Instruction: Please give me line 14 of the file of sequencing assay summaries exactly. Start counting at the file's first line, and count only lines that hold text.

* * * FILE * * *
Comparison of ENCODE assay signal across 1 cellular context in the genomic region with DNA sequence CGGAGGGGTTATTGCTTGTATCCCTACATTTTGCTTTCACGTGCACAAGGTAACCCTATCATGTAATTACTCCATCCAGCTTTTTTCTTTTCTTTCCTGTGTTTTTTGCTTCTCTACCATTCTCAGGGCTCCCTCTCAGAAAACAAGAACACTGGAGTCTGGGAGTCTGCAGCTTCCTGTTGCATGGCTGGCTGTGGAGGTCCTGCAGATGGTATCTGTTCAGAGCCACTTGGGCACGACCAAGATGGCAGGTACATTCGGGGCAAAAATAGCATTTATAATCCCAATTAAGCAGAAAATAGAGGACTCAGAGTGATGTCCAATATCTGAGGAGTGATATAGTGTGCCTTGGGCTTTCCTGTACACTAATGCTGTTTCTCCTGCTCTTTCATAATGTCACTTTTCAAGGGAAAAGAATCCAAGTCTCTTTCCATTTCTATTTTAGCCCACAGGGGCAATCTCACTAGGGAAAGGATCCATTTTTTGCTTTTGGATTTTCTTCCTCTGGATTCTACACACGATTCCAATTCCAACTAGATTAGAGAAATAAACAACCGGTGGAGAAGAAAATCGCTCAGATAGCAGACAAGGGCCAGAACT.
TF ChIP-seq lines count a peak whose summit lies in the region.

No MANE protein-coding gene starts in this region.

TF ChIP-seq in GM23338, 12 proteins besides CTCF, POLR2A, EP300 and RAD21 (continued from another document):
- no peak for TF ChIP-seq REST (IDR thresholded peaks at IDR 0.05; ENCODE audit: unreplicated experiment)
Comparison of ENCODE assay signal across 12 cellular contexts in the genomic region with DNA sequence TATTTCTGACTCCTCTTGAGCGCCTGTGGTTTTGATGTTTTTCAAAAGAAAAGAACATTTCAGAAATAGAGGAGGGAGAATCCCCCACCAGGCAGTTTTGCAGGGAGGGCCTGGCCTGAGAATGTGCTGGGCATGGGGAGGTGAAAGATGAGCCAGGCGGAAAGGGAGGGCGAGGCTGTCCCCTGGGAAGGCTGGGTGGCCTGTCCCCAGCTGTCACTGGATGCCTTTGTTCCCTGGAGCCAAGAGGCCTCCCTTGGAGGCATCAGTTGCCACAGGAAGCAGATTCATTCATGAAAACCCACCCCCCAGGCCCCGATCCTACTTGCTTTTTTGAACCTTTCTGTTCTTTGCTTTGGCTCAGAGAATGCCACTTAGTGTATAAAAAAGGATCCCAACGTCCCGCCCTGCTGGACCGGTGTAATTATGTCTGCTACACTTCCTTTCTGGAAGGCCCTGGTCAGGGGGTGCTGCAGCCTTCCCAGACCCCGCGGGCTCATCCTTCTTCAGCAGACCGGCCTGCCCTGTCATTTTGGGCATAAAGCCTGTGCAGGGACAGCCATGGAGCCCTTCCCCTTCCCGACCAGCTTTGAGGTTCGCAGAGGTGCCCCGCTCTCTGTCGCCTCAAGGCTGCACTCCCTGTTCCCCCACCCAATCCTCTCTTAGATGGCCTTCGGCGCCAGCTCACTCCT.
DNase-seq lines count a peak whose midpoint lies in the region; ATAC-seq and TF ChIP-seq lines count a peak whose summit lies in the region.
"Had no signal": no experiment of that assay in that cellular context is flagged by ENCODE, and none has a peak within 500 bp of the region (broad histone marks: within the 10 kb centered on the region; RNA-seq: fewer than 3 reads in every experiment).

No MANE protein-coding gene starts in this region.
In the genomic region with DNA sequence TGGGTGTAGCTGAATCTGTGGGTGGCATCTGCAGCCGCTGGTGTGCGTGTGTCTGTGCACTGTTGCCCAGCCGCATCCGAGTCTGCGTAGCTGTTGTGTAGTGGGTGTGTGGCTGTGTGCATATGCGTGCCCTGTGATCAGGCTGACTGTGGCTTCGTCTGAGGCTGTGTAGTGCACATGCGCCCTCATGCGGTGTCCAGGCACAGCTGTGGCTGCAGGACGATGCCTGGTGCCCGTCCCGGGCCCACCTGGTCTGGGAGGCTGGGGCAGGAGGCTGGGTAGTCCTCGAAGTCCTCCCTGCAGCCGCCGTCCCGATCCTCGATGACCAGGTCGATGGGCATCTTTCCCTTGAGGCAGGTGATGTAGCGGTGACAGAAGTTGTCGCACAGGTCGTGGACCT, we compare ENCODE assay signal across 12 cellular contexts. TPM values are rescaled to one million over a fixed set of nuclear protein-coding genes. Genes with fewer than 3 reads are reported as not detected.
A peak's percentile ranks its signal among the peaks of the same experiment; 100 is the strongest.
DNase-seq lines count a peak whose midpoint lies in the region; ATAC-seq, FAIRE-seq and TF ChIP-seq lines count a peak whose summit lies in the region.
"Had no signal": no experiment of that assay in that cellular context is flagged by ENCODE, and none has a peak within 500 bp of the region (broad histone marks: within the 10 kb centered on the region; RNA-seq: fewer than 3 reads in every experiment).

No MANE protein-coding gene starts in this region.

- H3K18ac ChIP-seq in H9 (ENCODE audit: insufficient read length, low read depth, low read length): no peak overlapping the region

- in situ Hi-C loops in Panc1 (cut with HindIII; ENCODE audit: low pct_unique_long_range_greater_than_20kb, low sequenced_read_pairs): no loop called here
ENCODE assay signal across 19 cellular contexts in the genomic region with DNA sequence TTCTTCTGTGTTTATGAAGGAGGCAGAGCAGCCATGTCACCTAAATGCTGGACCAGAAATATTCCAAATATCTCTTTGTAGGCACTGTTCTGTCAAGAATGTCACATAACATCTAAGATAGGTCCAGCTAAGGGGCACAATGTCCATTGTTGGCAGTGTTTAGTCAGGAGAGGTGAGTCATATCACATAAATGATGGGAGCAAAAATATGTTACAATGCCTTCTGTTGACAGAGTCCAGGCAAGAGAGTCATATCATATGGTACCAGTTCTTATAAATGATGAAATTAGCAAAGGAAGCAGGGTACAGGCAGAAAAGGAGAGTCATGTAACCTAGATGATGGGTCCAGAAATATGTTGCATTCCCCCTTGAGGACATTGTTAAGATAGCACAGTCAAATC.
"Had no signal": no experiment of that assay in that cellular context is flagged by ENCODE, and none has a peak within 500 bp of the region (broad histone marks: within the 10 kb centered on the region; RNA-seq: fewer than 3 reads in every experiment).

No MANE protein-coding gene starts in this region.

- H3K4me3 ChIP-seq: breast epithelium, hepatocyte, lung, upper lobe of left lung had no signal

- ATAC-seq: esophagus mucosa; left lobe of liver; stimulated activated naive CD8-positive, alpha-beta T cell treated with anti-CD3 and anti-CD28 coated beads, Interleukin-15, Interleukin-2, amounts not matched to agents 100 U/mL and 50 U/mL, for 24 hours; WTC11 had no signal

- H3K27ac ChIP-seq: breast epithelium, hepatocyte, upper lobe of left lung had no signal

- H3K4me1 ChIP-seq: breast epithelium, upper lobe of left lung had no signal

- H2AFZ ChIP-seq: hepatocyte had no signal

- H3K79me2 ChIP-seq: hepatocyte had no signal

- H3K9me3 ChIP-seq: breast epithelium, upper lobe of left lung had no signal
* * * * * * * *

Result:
No MANE protein-coding gene starts in this region.